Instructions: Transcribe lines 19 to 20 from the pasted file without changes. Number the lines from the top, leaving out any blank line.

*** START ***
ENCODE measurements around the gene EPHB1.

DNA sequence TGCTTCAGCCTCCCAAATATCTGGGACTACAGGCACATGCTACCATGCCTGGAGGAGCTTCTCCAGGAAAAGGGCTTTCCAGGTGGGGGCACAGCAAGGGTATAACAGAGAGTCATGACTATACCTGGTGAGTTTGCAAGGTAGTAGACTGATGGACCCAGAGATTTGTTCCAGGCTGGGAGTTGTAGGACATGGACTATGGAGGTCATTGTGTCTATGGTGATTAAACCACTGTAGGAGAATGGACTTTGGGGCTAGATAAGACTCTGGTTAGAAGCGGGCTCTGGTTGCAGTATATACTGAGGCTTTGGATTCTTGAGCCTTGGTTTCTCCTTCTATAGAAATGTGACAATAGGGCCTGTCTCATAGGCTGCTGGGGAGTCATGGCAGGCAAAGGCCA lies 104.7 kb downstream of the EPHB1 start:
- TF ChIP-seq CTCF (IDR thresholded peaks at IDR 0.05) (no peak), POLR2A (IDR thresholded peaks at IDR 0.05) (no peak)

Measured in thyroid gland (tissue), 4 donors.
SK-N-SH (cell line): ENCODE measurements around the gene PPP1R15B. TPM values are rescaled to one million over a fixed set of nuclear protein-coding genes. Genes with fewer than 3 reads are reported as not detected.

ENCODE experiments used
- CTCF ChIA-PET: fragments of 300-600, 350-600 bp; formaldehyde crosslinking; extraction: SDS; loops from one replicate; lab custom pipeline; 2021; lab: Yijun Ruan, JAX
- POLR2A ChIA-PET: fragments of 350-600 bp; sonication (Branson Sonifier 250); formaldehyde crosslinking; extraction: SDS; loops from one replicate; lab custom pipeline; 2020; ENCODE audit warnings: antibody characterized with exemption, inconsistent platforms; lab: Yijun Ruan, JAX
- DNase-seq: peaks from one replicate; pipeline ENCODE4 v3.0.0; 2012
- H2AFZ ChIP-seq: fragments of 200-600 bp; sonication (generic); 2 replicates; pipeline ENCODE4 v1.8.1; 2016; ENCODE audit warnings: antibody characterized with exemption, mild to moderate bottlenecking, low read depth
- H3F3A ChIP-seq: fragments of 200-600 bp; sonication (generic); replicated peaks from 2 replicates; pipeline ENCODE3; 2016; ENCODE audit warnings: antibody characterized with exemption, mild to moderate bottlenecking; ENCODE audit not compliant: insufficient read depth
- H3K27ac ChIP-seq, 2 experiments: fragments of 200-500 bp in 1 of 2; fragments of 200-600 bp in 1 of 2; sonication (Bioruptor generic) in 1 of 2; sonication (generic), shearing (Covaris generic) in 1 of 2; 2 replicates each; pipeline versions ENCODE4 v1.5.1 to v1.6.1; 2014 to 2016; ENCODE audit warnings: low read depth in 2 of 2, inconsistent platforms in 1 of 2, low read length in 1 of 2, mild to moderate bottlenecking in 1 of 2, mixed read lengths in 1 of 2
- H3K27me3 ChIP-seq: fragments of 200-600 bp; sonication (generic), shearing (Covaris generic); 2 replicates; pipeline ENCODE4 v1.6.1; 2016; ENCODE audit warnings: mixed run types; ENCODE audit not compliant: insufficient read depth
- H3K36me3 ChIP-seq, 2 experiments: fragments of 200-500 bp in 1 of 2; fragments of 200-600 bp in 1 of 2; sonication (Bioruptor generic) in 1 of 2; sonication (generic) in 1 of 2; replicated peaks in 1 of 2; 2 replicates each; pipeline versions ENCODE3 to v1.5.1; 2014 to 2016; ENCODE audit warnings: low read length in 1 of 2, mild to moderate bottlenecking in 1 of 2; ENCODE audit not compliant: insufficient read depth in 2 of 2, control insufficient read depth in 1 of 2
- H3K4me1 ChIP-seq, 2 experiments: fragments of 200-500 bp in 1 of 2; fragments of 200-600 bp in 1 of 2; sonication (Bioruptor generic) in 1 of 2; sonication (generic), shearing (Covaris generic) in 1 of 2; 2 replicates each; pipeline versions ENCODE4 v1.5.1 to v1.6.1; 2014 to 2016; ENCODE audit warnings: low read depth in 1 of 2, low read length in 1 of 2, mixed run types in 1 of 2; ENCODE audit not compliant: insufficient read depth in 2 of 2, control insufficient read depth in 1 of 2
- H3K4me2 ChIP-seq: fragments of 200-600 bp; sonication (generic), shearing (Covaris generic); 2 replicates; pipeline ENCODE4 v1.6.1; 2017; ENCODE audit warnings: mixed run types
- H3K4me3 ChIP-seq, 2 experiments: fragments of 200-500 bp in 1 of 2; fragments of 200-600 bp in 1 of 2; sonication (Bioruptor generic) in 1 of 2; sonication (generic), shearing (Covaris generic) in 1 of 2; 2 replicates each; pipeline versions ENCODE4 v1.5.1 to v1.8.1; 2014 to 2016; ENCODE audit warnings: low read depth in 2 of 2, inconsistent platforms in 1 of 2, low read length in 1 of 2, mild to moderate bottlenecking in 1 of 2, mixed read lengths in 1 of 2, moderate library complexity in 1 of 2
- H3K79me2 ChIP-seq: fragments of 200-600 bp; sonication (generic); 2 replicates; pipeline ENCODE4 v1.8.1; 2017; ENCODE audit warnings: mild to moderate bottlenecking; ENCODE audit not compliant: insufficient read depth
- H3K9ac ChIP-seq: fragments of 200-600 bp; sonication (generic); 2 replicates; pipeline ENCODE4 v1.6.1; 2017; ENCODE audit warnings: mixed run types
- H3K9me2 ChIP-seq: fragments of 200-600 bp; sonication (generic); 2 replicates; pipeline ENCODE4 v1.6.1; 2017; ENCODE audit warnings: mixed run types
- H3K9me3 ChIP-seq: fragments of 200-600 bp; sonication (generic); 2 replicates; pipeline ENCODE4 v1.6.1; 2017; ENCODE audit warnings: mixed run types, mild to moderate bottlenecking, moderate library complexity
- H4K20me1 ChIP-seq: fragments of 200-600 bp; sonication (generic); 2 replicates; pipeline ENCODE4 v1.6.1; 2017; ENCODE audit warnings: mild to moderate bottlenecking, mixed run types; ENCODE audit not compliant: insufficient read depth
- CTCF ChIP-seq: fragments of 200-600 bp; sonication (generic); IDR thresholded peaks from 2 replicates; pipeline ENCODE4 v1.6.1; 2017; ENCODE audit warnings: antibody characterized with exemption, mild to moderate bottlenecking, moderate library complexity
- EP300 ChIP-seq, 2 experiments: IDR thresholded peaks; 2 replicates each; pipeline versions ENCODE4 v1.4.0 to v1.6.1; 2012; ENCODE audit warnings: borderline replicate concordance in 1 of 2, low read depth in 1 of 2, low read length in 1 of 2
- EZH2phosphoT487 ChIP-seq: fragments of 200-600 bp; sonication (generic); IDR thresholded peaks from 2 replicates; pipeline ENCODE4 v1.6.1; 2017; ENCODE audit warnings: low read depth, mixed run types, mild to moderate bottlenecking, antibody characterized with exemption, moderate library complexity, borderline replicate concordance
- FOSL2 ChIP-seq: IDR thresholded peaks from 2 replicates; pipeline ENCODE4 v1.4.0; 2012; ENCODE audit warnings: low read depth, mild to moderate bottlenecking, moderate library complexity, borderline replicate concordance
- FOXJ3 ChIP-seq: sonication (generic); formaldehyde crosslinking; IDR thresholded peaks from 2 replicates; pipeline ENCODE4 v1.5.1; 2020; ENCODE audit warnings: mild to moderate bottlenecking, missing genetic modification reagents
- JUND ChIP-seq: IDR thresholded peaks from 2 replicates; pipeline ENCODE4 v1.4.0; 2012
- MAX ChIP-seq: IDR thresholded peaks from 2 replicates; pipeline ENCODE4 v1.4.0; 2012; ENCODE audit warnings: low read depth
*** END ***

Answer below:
- H3K9ac ChIP-seq: fragments of 200-600 bp; sonication (generic); 2 replicates; pipeline ENCODE4 v1.6.1; 2017; ENCODE audit warnings: mixed run types
- H3K9me2 ChIP-seq: fragments of 200-600 bp; sonication (generic); 2 replicates; pipeline ENCODE4 v1.6.1; 2017; ENCODE audit warnings: mixed run types